Easter occurs very late this year, so Lent is also beginning later—certainly later than it did last year, when it fell on Valentine’s Day—and what a paradox that was! This start to Lent also feels rather paradoxical, because yesterday the Episcopal Diocese of Arizona ordained and consecrated its new bishop, Jennifer Reddall, and the mood was anything but somber.
Henry and I had planned to attend the consecration in person, but he’s not well, so we stayed home and watched it online. Even from that relative distance, I appreciated the opportunity to be present for the consecration simply as a member of the congregation, having been the diocesan staff member responsible (along with a great cadre of volunteers) for logistical coordination of two bishops’ ordinations in Massachusetts in the early 2000s. I’m glad for the chance to celebrate the beginning of a new chapter in the life of this portion of the church. I’m glad there’s so much energy and hope here at this time.
There are days, however, when I do despair about the long-term viability of the church. As with humans, institutions calcify with age. They become less flexible, more rigid, and less able (it seems to me) to respond to the Spirit’s nudges. I am praying that Bishop Reddall will respond to the nudges of the Spirit, to the best of her ability, as she leads this portion of Christ’s flock.
When I find myself feeling pessimistic about the institution of the church, I remind myself that there is nothing I can do to change that. Instead, I can work to change myself and my response. So, I do what I feel I am called to do.
I’m leading a pair of Lenten retreat days at churches in this diocese, doing my part to help the stories and experiences of Holy Week come alive and have deeper meaning for people. I’ve created additional opportunities for spiritual enrichment, like my online retreats and this blog. I edit the work of other spiritual writers in the hopes that their messages will be clearly communicated to a spiritually hungry, hurting world. Henry and I are doing what we can to support our Venezuelan friend so she doesn’t fall into despair as she waits in detention while her homeland’s challenges grow increasingly severe.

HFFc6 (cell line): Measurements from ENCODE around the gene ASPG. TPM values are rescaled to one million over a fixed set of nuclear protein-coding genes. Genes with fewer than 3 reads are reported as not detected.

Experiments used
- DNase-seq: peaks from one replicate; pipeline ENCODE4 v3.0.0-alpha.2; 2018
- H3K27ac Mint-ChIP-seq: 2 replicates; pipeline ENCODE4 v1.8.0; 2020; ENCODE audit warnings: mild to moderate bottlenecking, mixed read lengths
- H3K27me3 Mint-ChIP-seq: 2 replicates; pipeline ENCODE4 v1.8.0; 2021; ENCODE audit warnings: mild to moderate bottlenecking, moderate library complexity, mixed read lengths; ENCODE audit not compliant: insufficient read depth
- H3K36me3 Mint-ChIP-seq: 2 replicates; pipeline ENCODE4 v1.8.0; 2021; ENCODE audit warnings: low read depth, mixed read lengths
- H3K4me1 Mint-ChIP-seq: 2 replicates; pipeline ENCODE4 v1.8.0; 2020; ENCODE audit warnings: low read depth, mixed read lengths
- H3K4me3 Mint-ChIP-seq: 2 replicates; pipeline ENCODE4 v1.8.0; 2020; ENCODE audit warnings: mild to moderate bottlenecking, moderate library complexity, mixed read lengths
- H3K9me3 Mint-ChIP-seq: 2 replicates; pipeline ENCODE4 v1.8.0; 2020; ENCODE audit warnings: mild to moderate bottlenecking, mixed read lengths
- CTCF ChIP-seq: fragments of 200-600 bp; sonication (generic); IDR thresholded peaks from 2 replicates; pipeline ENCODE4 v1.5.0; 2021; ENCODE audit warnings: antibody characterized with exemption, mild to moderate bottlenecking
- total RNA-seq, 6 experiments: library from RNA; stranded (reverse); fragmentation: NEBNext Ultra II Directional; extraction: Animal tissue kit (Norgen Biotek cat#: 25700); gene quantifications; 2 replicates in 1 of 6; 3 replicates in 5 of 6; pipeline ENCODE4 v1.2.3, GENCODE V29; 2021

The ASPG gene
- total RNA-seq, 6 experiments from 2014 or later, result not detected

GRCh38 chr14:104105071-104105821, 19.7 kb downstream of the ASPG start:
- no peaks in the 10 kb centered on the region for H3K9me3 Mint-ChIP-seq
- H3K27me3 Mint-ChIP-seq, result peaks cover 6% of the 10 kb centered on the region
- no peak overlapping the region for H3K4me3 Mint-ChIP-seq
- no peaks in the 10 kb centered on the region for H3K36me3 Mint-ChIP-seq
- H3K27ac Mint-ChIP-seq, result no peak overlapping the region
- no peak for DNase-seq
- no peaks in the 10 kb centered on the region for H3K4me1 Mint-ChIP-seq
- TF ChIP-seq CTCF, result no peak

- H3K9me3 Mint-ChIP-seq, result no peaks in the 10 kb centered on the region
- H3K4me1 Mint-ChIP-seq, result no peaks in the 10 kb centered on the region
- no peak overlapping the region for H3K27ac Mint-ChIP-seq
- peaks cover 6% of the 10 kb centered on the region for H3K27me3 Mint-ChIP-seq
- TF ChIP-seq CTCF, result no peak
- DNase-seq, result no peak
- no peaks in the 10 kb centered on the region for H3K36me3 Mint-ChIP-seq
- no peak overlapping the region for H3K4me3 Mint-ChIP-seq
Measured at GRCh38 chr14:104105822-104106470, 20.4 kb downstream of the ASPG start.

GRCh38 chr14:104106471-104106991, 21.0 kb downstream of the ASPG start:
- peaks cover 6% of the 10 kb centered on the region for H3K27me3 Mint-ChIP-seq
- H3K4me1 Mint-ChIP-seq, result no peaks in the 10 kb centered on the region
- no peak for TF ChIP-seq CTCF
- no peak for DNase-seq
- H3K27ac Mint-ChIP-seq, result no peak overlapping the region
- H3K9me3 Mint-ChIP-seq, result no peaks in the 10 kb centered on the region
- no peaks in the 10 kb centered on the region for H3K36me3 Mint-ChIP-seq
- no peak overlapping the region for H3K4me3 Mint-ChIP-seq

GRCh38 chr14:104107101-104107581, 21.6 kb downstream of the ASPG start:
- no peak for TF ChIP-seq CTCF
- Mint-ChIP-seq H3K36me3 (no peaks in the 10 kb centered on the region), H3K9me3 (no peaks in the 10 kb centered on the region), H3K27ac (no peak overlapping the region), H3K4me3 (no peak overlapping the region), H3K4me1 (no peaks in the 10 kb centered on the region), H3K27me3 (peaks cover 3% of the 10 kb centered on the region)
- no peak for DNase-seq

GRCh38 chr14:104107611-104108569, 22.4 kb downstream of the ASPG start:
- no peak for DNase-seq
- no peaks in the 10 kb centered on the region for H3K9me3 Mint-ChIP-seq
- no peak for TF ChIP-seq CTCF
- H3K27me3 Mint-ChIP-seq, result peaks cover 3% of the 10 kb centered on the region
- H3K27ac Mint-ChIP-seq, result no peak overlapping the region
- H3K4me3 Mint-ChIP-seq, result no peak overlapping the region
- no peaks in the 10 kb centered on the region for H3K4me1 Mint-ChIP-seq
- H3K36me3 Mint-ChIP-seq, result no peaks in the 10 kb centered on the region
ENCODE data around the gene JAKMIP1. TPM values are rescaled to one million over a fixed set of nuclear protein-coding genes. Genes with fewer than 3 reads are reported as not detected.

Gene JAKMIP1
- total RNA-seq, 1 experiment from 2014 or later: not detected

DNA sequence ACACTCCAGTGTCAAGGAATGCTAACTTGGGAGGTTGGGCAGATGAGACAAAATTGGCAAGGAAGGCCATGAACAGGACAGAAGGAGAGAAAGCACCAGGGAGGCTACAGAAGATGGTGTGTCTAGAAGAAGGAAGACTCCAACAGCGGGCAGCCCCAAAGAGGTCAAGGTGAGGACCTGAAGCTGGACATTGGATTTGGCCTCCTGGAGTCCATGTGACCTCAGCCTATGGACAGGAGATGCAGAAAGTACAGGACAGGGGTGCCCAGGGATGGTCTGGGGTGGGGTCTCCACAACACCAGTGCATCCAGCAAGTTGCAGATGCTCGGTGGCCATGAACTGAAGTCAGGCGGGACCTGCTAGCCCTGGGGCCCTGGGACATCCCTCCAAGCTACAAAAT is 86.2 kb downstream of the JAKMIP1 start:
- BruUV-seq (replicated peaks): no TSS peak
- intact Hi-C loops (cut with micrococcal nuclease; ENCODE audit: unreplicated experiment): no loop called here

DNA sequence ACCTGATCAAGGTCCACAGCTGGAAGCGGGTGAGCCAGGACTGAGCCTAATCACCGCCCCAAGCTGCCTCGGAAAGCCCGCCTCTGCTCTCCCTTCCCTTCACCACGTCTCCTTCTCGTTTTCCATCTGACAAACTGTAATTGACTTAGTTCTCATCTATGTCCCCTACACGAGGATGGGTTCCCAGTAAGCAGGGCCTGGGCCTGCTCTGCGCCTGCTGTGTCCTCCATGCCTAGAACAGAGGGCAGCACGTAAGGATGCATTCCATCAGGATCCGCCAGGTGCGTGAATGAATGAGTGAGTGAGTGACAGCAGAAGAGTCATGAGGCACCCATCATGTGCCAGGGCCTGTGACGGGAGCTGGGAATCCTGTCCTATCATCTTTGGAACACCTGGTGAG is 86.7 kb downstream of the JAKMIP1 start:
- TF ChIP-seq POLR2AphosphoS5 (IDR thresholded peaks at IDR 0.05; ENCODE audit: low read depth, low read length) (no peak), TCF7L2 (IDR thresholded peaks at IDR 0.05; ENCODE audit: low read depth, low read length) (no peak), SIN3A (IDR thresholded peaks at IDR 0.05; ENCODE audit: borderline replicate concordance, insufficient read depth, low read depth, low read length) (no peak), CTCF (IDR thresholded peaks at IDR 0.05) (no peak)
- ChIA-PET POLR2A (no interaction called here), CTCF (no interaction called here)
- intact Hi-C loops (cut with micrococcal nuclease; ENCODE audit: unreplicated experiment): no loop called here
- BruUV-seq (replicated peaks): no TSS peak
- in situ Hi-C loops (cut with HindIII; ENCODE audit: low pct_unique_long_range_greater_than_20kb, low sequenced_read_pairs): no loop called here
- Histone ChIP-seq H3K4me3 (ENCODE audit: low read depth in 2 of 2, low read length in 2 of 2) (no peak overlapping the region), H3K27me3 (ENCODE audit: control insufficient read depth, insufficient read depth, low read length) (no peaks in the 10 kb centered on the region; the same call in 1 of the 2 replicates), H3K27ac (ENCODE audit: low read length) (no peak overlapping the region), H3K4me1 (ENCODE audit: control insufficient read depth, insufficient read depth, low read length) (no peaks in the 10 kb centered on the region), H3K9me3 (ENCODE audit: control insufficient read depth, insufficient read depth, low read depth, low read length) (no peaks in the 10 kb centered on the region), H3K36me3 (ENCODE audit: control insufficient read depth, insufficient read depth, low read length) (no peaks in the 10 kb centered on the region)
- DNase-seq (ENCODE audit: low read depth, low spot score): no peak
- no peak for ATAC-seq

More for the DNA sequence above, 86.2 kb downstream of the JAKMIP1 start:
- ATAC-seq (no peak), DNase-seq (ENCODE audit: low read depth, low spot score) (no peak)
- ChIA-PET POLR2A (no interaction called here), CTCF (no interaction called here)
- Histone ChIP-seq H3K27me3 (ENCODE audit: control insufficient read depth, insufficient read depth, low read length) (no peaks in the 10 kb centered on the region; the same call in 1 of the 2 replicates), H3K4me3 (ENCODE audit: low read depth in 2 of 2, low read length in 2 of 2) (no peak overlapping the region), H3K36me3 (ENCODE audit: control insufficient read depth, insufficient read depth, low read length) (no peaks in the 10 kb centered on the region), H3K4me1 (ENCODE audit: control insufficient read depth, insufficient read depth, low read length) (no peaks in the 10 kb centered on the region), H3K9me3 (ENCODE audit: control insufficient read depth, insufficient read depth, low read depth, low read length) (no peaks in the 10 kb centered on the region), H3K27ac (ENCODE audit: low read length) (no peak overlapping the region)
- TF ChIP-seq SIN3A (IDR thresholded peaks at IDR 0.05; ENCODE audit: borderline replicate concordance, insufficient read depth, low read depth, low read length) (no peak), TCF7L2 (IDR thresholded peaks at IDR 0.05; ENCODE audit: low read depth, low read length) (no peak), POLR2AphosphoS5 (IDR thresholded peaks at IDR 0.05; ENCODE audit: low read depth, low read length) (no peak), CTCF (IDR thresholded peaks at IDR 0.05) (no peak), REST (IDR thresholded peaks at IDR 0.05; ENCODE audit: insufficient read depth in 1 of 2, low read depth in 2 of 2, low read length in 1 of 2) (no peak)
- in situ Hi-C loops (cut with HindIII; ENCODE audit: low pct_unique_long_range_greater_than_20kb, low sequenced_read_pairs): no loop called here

This Lent, I am focused on not falling into despair. What about you? In what ways do you need to shift your perspective away from what lies outside your control, and take action on what is yours to do?
At dinner last night, with a party of mostly strangers, I looked across the table and just asked the question, “what brings you hope these days?” It made for a very interesting conversation with several people joining in… I had asked the question selfishly, to ride piggyback on other people’s mental health. It turned into a time of wallowing in a mud bath of shared delights. And we all left the party the better for it.
How lovely, Barbara! I love the mud-bath image, too; delights are much better when we share them. Thanks for sharing this one with us!
I’m in the midst of closing on my home and it’s one hiccup after another! Because I’m using my VA loan option, there has been a mountain of additional paperwork. The seller had the flu and was hospitalized. My financial wire transfer was delayed. On and on. And I find out there has been another offer waiting in the wings! It’s been a difficult three weeks.Talk about needing to trust God’s grace! And by that grace, it will come to an end tomorrow and I will get the keys.
I’ll send out another big email to lots of you guys with details and my new permanent address soon. Miss you dearly and love you deeply. Nila
Ah, Nila, it certainly does sound like you’ve had some challenges! I’m glad you’ve persevered and the end is in sight. I am praying that everything does finally go through smoothly tomorrow, and that you are able to move in and become settled in your new home base….